My real world situation, and yes, I am math challenged:

    I have an upcoming Ritz stay in LA (LA Live!) that I booked for $459.00 per night, and have club level upgrade certificate (need to keep the hoi polloi away from us :)).

    How many UR rewards would this cost?

    How are taxes and resort fees handled?

    Thanks for highlighting this option Lucky – just gives me one more thing to think about before I book a trip! (and my brain explodes)

  14. Lucky — quick question. If I book a Hyatt hotel using Chase UR pay with points, can I then use a diamond suite upgrade?

  15. Ben – I believe your opportunity cost calculation for the 25k point redemption is off slightly. By my math, it should be $312.50 rather than $375.

  16. Hey, don’t forget that there’s value at the low end as well.

    We spent a day each in Sequoia and Yosemite National Parks recently. We paid 9000 Club Carlson points ($45) for two nights in Fresno, and 8000 Choice Privileges points ($40) for a night in Merced. Cash bookings would have cost three times as much.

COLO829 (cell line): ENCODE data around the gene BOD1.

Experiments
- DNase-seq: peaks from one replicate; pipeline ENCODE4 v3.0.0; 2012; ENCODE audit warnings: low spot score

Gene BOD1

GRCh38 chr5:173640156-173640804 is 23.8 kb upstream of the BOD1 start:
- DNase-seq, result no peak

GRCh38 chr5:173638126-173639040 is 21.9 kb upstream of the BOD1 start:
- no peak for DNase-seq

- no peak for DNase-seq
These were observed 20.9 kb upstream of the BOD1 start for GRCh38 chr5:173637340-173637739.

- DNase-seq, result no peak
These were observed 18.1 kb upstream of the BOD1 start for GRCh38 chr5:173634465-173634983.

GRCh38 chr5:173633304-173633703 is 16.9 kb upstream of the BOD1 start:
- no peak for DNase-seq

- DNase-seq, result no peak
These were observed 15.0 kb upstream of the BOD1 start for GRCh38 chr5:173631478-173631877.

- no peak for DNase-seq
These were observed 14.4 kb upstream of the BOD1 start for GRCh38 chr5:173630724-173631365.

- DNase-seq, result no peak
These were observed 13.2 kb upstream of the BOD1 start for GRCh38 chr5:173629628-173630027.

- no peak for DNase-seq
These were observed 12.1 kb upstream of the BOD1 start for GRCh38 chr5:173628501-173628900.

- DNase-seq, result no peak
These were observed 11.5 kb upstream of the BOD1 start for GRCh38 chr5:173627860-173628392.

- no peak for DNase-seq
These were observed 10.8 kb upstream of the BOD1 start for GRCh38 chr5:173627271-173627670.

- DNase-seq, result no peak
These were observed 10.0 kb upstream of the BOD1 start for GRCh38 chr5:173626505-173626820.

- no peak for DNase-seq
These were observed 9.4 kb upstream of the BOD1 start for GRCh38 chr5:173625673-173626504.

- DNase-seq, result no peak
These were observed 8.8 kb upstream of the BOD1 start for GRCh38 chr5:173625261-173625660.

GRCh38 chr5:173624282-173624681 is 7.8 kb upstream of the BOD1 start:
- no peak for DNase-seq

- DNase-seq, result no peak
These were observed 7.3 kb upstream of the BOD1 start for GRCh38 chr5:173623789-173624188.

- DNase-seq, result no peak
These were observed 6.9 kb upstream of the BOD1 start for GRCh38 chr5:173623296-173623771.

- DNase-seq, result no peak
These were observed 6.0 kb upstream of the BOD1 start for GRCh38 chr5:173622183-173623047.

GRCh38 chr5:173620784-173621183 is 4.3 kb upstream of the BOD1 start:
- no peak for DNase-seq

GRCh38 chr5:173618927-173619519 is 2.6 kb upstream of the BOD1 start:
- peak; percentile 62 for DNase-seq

Aspirational? Of course not. Clean, comfortable, and adequate? Definitely.

    I’m happy :-).

  17. Thanks Lucky! I’m thrilled you did a full post on this, I figured it was a question others would be curious about.

    I had actually forgotten about the 1.25 point redemption and if I adjust my math it all breaks down to 30k/night for a club level room at the Ritz, certainly worth it to me compared to something like 33k/night for club level at the Grand Hyatt.

    I did consider the Arrival card but I’m not sure we could rack up the points necessary to cover the whole stay even with 2 people getting the bonuses. Would probably need to MS $45k to cover the rest, I’d rather spend that $45k at Staples on my Ink card!

  18. I redeemed a TON of MR points for lift tickets for my family of 5 at Beaver Creek this winter. It wasn’t good objective “value” but it was about a $1200 savings and I’d rather take my whole family skiing for a weekend than fly one of us first class internationally. So for me, that’s good value.